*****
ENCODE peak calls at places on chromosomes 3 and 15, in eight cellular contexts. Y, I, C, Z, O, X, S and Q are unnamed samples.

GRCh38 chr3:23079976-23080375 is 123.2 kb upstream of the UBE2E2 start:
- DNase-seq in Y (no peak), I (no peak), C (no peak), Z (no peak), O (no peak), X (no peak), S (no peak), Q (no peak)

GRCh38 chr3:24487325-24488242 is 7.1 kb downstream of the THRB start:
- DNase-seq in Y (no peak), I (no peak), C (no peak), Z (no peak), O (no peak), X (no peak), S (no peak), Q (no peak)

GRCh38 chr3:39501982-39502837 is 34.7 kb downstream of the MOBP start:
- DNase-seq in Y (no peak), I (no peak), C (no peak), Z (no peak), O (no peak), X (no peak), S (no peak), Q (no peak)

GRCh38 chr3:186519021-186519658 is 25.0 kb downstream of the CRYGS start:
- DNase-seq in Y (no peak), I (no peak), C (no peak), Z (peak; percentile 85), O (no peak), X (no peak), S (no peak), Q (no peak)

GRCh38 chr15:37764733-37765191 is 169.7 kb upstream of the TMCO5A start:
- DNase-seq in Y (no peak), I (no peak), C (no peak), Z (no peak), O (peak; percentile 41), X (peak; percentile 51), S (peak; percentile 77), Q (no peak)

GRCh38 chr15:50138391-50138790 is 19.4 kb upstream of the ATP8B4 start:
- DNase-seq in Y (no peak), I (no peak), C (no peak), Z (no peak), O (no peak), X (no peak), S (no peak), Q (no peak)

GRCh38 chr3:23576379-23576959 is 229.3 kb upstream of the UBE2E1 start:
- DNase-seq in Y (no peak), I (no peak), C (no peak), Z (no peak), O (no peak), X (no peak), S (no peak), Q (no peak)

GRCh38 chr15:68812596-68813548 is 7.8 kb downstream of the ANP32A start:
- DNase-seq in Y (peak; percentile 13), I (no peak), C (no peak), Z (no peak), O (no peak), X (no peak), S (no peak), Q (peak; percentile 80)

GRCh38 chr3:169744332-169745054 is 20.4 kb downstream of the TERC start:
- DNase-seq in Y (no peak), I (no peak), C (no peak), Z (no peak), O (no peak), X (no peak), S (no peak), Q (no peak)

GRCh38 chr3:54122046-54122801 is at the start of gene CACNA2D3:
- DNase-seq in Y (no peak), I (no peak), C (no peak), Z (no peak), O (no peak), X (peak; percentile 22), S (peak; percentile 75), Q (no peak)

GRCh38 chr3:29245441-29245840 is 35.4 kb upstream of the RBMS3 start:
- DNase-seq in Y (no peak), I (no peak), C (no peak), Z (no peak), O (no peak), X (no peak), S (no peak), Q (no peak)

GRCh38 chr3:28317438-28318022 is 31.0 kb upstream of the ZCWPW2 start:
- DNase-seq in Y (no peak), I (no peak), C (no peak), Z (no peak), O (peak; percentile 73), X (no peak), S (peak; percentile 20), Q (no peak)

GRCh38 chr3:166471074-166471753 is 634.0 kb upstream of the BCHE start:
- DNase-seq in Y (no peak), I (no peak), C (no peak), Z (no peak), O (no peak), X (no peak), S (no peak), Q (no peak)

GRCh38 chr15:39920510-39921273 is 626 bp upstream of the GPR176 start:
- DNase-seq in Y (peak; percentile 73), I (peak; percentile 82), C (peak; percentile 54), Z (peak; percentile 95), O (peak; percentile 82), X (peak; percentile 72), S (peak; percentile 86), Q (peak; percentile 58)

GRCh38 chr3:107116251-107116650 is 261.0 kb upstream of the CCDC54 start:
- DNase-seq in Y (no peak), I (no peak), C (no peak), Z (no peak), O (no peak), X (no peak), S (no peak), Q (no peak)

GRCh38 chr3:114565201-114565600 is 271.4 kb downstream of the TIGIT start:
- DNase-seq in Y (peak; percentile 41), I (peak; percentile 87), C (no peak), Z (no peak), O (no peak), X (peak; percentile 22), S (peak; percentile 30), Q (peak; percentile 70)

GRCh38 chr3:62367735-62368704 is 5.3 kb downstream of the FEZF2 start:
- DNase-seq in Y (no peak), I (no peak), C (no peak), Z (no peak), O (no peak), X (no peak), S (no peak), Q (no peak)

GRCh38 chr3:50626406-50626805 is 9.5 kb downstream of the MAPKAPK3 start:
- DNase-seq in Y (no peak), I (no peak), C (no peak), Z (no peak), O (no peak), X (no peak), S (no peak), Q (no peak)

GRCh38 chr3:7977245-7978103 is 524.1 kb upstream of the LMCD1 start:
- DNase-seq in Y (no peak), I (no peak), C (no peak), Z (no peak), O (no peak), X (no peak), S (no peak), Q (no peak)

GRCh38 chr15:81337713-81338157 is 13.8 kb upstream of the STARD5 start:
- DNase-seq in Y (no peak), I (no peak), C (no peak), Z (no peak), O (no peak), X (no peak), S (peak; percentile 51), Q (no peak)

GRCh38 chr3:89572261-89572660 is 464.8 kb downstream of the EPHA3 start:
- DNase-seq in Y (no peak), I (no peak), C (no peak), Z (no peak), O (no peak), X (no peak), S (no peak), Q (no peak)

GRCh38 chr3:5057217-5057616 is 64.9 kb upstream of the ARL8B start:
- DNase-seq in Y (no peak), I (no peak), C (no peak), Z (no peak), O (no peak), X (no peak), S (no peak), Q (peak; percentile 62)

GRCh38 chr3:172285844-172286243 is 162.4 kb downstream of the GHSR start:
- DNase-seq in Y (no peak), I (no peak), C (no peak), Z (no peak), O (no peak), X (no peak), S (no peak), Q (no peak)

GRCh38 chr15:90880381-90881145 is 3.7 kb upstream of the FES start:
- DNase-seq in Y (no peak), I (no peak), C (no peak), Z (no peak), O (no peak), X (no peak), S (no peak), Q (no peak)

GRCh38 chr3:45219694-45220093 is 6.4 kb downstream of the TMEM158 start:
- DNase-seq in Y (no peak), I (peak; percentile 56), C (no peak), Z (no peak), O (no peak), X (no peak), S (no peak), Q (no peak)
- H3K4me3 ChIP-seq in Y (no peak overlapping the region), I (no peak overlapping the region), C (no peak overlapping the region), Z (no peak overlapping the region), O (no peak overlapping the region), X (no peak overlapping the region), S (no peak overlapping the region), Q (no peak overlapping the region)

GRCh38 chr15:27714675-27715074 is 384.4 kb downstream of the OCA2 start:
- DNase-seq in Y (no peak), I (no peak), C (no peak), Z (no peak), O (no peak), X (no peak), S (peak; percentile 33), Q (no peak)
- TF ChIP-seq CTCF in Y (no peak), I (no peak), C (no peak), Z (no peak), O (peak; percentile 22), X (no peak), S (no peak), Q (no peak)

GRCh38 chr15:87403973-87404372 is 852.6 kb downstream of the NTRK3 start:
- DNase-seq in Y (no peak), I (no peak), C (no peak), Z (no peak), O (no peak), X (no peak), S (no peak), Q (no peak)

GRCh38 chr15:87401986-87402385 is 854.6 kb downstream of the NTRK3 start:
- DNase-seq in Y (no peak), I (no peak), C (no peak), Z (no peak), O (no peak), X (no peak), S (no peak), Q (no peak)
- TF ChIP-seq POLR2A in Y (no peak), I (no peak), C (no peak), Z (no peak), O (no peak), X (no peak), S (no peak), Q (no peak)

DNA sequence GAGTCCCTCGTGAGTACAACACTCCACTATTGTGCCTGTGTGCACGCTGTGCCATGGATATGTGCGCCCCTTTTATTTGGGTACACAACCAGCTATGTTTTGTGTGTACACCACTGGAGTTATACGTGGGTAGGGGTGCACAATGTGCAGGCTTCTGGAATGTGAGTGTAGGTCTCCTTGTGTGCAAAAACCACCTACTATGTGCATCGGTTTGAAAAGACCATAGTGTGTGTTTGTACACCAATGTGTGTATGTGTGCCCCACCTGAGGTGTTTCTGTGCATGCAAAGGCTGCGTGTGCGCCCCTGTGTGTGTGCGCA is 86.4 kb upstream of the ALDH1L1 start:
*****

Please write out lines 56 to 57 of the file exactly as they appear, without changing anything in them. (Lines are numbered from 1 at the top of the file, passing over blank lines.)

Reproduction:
GRCh38 chr15:87403973-87404372 is 852.6 kb downstream of the NTRK3 start:
- DNase-seq in Y (no peak), I (no peak), C (no peak), Z (no peak), O (no peak), X (no peak), S (no peak), Q (no peak)